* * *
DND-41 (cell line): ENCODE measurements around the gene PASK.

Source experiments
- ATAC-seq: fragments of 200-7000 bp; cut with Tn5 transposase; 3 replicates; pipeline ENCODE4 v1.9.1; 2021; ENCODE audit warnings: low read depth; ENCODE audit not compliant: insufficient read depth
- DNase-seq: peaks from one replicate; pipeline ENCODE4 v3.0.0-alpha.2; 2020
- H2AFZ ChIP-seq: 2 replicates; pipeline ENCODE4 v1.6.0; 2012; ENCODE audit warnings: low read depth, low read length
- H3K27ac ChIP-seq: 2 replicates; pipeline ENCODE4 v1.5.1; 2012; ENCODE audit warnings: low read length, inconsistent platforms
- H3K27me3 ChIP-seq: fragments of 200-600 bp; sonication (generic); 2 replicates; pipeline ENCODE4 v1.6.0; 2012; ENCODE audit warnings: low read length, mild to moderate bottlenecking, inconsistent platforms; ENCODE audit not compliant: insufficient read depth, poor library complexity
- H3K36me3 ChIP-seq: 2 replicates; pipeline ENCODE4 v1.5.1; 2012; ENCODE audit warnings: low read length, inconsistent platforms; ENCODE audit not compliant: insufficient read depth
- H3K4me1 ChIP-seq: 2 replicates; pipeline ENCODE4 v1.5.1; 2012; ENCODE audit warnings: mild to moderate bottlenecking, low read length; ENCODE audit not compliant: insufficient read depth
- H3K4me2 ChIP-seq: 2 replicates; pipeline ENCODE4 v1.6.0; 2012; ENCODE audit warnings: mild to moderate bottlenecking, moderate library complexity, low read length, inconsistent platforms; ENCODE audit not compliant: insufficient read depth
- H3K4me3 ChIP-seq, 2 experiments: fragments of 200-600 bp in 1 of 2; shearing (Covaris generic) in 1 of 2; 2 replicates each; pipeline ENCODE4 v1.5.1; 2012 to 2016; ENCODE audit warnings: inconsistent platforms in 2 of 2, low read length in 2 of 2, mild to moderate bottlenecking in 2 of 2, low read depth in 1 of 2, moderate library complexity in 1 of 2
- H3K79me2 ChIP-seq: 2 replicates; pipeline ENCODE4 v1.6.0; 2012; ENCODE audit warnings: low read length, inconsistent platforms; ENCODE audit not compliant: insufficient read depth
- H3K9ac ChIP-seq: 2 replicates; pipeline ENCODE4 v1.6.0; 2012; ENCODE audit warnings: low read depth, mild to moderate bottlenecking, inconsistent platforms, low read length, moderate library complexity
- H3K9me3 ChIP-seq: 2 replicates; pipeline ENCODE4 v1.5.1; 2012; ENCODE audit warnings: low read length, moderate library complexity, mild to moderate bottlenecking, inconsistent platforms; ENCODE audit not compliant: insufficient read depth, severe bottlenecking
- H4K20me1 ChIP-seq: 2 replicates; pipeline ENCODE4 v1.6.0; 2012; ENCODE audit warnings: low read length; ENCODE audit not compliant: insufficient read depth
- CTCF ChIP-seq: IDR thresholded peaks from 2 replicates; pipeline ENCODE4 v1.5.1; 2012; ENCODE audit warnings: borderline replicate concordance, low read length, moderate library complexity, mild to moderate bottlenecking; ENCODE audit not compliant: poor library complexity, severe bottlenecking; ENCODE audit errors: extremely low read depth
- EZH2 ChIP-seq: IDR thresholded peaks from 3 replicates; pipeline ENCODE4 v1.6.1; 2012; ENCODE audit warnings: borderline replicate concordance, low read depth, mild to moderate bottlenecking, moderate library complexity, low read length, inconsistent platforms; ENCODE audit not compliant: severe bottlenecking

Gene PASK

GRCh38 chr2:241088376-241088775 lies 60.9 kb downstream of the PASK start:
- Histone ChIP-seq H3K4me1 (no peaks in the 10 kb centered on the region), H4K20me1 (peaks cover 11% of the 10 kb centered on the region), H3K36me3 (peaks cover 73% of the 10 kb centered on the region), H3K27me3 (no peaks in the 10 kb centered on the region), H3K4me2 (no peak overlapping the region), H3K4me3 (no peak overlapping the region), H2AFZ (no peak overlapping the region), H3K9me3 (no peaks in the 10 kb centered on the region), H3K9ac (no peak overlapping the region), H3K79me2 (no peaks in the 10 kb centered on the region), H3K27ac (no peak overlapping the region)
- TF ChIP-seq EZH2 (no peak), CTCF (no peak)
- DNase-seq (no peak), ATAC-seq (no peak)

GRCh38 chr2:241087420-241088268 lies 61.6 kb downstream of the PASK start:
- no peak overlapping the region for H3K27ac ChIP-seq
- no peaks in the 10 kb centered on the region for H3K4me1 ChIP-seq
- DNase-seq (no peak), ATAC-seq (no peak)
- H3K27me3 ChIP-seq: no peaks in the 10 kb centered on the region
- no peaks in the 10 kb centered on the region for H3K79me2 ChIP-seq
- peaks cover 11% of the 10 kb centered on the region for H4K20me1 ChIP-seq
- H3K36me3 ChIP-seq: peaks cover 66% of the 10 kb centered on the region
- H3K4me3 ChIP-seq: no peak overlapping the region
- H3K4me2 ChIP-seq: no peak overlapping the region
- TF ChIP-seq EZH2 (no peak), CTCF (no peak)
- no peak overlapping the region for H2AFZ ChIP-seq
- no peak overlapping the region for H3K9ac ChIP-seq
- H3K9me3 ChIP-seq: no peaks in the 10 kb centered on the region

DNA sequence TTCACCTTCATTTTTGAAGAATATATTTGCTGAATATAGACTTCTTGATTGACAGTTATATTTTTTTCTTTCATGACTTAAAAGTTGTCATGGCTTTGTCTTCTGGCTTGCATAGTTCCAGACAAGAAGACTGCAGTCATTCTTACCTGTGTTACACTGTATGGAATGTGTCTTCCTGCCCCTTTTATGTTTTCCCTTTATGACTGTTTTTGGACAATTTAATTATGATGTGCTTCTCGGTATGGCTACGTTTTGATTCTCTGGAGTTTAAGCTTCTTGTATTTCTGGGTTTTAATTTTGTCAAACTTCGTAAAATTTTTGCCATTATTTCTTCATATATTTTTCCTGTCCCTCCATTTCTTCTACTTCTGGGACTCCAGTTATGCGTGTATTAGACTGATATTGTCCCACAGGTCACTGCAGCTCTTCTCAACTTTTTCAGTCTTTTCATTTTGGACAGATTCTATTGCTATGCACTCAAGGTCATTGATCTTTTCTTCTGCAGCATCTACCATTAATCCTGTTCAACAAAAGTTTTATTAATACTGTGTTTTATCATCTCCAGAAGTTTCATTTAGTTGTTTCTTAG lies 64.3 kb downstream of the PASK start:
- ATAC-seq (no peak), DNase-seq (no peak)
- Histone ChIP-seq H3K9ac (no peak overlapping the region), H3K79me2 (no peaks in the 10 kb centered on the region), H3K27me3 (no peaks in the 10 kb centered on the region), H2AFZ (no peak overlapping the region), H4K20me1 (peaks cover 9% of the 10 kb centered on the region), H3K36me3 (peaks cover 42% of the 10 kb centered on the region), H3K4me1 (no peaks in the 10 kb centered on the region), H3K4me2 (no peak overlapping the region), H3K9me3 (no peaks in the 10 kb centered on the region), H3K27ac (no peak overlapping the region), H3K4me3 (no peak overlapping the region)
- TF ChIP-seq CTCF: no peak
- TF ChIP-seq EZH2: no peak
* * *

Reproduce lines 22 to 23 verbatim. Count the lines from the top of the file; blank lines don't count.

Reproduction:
- DNase-seq (no peak), ATAC-seq (no peak)

GRCh38 chr2:241087420-241088268 lies 61.6 kb downstream of the PASK start: